Chimney sweeps are often associated with England, particularly the Victorian period. Our popular collective perception of chimney sweeps compares favourably with Dick Van Dyke's portrayal of Burt the chimney sweep in the classic Disney film "Mary Poppins." Chimney sweeps have been around much longer than that and are still with us today. Most of the work was done by children, until child labour laws came into being.
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A fire burnt indoors in a fireplace creates soot, a black, powdery substance. Some soot is released into the atmosphere through the smoke from the fire. Some soot remains, clinging to the interior walls of the chimney which can cause a fire within the chimney. Cleaning the soot from the fireplace became an important but difficult job. As chimneys are narrow spaces, special tools or small people were required to do the job.
Specialised tools were expensive and impractical for most chimney sweeps, making the practice of using children popular until the 19th centuy. Children as young as four years old were sold to master chimney sweeps most often by orphanages but sometimes by their own families. The children would do the work in exchange for learning a trade and being housed and fed. All the money the children earned was turned over to the master sweeper. Tales of mistreatment abounded and the children often begged for food from the customers they served.
A chimney sweep was required to climb up the inside of the chimney, sweeping and scraping soot into a bag. The tight spaces occasionally caused the sweeps to become stuck. A chimney in poor condition might cause the sweep to lose a grip or footing and fall to his death. Another hazard of the job was the illness caused by inhaling the soot. Cancers of the testicles and scrotum and various breathing problems were all too frequent. Often, children were afraid to perform their duties. Once forced up into the chimney, a fire was lit below them, preventing their descent and ensuring they would climb up. It is possible the phrase "light a fire under you" came from this practice.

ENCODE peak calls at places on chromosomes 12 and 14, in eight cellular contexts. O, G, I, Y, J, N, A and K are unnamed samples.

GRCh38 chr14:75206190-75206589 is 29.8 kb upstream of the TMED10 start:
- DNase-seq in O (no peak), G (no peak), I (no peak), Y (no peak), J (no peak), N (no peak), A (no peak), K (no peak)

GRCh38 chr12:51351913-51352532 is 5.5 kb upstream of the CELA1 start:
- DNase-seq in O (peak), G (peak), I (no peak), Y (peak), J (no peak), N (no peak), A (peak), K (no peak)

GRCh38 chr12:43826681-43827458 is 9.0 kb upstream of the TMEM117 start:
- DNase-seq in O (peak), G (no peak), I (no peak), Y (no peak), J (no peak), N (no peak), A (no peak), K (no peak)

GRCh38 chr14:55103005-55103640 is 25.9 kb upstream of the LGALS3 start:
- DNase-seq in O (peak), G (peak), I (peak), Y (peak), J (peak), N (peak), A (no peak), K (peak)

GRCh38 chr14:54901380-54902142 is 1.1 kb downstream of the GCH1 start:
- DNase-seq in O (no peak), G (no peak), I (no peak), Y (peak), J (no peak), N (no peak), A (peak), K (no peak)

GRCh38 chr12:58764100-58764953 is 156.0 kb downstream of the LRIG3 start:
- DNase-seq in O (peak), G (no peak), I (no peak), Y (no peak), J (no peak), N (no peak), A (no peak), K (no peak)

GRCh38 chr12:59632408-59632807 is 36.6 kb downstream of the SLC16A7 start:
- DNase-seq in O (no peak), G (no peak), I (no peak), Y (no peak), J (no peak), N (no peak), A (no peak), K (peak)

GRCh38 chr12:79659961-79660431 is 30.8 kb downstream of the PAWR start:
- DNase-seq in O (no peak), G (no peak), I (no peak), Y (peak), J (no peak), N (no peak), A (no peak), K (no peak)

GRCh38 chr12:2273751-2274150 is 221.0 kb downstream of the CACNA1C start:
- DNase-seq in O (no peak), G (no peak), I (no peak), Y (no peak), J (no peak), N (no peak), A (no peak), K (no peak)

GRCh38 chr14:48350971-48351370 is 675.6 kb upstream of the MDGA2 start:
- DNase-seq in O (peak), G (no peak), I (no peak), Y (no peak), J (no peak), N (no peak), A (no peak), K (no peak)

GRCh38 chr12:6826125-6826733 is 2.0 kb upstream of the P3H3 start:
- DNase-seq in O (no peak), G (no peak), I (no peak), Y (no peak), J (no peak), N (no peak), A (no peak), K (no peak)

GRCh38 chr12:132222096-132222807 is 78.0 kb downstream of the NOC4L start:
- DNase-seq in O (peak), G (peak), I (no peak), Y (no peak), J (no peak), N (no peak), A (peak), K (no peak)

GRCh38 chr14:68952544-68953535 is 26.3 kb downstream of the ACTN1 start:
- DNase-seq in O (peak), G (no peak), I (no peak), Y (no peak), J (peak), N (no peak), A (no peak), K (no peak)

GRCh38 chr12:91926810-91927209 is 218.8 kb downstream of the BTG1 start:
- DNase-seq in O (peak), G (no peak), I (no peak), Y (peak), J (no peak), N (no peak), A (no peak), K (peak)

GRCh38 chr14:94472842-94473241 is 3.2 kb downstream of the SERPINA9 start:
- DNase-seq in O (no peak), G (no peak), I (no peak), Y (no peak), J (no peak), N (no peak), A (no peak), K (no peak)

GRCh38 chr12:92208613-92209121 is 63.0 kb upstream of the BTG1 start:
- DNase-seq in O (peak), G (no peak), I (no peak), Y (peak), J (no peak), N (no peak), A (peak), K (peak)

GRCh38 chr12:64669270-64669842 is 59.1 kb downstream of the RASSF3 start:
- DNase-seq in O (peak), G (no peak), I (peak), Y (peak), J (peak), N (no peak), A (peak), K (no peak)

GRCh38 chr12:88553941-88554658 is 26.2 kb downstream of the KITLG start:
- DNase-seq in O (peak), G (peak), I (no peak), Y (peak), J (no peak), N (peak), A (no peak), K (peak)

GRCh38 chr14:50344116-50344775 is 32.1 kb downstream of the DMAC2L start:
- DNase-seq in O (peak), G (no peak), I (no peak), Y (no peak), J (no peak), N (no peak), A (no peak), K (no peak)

Attempts at protecting the children began as early as 1804 when England's House of Lords attempted to pass a bill prohibiting the use of children under 10 as chimney sweeps. Other bills aimed at stopping the abuse of chimney sweeps failed to pass in 1817 and 1819. Finally in 1840, an act was passed banning anyone under the age of 21 from performing the duties of a chimney sweep. Penalties were small so the law was not enforced. In 1864 an act was passed that levied a sizeable fine. With the support of the police, the courts and the people, the act was successful and changes in the industry were finally brought about.
Chimney sweeps are believed to bring good luck ,although the source of the belief is uncertain. One version tells that Britain's King William was saved by a chimney sweep from being trampled by a runaway horse and carriage in 1066. The king rewarded the sweep by inviting him to his daughter's wedding. A variation of the tale says that a chimney sweep tumbled from a roof. His foot catching on the gutter, he was dangling in front of a window. A young woman, engaged to another, saw him and pulled him inside. The two fell in love and were married. Both versions are taken to mean that the presence of a chimney sweep at a wedding brings good luck and this practice exists today Chimney sweeps also practised the custom of carrying a live pig through the streets on New Year's Day. People would pay a small amount to the sweep and in return could make a wish while pulling a hair out of the pig. This practice has ceased.
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